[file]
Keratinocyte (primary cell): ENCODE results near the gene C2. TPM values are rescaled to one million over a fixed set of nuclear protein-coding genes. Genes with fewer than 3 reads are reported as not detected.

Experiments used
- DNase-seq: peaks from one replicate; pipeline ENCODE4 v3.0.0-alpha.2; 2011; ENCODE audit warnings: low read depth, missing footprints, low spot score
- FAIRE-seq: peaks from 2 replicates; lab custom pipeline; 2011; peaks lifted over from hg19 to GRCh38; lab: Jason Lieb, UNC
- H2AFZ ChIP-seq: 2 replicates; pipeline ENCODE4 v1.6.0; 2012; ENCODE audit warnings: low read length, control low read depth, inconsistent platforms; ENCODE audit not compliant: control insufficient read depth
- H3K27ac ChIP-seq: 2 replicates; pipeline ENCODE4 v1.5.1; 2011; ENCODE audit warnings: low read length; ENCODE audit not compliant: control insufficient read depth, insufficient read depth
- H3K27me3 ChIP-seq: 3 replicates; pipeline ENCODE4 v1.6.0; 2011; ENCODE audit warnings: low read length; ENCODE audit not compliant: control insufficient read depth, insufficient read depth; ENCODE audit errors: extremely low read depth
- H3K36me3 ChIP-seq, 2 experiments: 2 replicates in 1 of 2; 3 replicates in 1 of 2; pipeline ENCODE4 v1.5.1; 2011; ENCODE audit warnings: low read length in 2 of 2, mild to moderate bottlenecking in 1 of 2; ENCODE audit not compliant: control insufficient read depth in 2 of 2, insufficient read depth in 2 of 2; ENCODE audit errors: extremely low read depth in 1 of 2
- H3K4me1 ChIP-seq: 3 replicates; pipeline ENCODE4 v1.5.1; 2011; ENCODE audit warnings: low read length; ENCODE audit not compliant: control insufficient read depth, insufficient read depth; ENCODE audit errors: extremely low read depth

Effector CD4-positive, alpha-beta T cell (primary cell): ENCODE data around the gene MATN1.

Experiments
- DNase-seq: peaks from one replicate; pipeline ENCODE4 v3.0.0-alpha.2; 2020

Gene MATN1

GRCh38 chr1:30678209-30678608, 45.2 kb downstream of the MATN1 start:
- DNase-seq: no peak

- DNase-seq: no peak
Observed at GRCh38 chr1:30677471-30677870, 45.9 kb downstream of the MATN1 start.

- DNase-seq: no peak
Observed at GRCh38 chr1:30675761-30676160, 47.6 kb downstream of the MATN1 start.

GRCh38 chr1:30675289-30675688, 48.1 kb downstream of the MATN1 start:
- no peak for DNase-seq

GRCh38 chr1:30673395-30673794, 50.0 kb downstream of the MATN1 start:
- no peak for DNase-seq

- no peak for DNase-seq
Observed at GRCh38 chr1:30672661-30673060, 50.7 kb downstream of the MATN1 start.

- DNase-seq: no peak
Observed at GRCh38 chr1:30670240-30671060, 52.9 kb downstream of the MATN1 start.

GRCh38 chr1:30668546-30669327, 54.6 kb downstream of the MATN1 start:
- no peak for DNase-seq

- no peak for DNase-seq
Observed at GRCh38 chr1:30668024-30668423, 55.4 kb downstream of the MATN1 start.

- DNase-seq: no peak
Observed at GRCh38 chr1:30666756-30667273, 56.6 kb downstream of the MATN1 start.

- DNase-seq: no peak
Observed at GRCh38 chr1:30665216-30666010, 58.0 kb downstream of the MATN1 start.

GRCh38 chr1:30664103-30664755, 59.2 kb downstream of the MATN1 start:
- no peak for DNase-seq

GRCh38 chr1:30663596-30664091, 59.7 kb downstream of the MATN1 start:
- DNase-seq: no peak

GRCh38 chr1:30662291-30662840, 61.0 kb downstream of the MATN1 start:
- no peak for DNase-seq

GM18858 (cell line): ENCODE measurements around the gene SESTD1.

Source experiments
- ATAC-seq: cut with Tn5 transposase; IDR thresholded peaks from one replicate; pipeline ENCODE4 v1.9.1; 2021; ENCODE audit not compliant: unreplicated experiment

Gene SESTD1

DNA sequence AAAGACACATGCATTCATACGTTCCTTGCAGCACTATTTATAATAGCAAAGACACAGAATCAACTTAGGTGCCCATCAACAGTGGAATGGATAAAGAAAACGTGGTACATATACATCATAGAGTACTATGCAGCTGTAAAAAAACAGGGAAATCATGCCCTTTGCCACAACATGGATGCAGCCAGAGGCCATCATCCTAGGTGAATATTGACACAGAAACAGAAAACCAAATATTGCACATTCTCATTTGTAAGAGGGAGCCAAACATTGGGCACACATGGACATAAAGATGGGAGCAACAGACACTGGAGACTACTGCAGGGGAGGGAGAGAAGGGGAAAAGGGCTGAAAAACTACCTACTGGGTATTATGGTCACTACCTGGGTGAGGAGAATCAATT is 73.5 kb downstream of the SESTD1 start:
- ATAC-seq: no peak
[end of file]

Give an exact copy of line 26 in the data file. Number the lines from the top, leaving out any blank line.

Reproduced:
- DNase-seq: no peak